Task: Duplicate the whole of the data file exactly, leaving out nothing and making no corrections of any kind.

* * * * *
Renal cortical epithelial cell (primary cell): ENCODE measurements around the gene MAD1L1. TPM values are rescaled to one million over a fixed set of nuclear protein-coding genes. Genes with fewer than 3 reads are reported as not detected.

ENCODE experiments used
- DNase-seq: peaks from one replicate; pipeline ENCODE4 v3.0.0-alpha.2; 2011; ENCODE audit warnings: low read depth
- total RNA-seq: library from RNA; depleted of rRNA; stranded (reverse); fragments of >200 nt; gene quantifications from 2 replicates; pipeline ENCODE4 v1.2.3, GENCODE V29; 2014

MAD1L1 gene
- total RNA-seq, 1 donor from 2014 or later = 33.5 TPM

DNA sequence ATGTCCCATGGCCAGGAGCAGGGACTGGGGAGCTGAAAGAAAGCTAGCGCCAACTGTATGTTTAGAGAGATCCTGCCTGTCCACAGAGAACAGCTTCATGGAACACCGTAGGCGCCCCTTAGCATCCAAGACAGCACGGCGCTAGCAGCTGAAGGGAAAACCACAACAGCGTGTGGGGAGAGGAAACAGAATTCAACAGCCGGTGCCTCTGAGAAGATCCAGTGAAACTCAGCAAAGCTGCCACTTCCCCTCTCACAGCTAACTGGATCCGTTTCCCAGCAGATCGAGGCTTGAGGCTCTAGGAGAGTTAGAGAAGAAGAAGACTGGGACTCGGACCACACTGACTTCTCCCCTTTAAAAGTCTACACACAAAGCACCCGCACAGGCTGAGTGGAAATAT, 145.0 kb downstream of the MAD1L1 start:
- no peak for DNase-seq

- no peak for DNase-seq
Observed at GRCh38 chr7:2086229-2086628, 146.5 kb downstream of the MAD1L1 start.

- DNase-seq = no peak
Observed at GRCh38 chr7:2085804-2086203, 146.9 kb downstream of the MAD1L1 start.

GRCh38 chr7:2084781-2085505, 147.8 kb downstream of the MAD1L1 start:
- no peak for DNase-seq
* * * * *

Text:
Renal cortical epithelial cell (primary cell): ENCODE measurements around the gene MAD1L1. TPM values are rescaled to one million over a fixed set of nuclear protein-coding genes. Genes with fewer than 3 reads are reported as not detected.

ENCODE experiments used
- DNase-seq: peaks from one replicate; pipeline ENCODE4 v3.0.0-alpha.2; 2011; ENCODE audit warnings: low read depth
- total RNA-seq: library from RNA; depleted of rRNA; stranded (reverse); fragments of >200 nt; gene quantifications from 2 replicates; pipeline ENCODE4 v1.2.3, GENCODE V29; 2014

MAD1L1 gene
- total RNA-seq, 1 donor from 2014 or later = 33.5 TPM

DNA sequence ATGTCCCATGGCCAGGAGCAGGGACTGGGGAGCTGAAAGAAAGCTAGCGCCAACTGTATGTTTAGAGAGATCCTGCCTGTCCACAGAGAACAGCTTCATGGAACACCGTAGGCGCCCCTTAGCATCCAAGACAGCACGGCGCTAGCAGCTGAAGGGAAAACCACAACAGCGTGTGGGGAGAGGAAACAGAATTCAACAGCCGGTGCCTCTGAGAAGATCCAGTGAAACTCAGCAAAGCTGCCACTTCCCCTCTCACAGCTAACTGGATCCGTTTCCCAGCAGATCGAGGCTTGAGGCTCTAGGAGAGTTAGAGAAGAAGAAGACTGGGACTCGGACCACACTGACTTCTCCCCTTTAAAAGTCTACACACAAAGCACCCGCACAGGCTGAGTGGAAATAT, 145.0 kb downstream of the MAD1L1 start:
- no peak for DNase-seq

- no peak for DNase-seq
Observed at GRCh38 chr7:2086229-2086628, 146.5 kb downstream of the MAD1L1 start.

- DNase-seq = no peak
Observed at GRCh38 chr7:2085804-2086203, 146.9 kb downstream of the MAD1L1 start.

GRCh38 chr7:2084781-2085505, 147.8 kb downstream of the MAD1L1 start:
- no peak for DNase-seq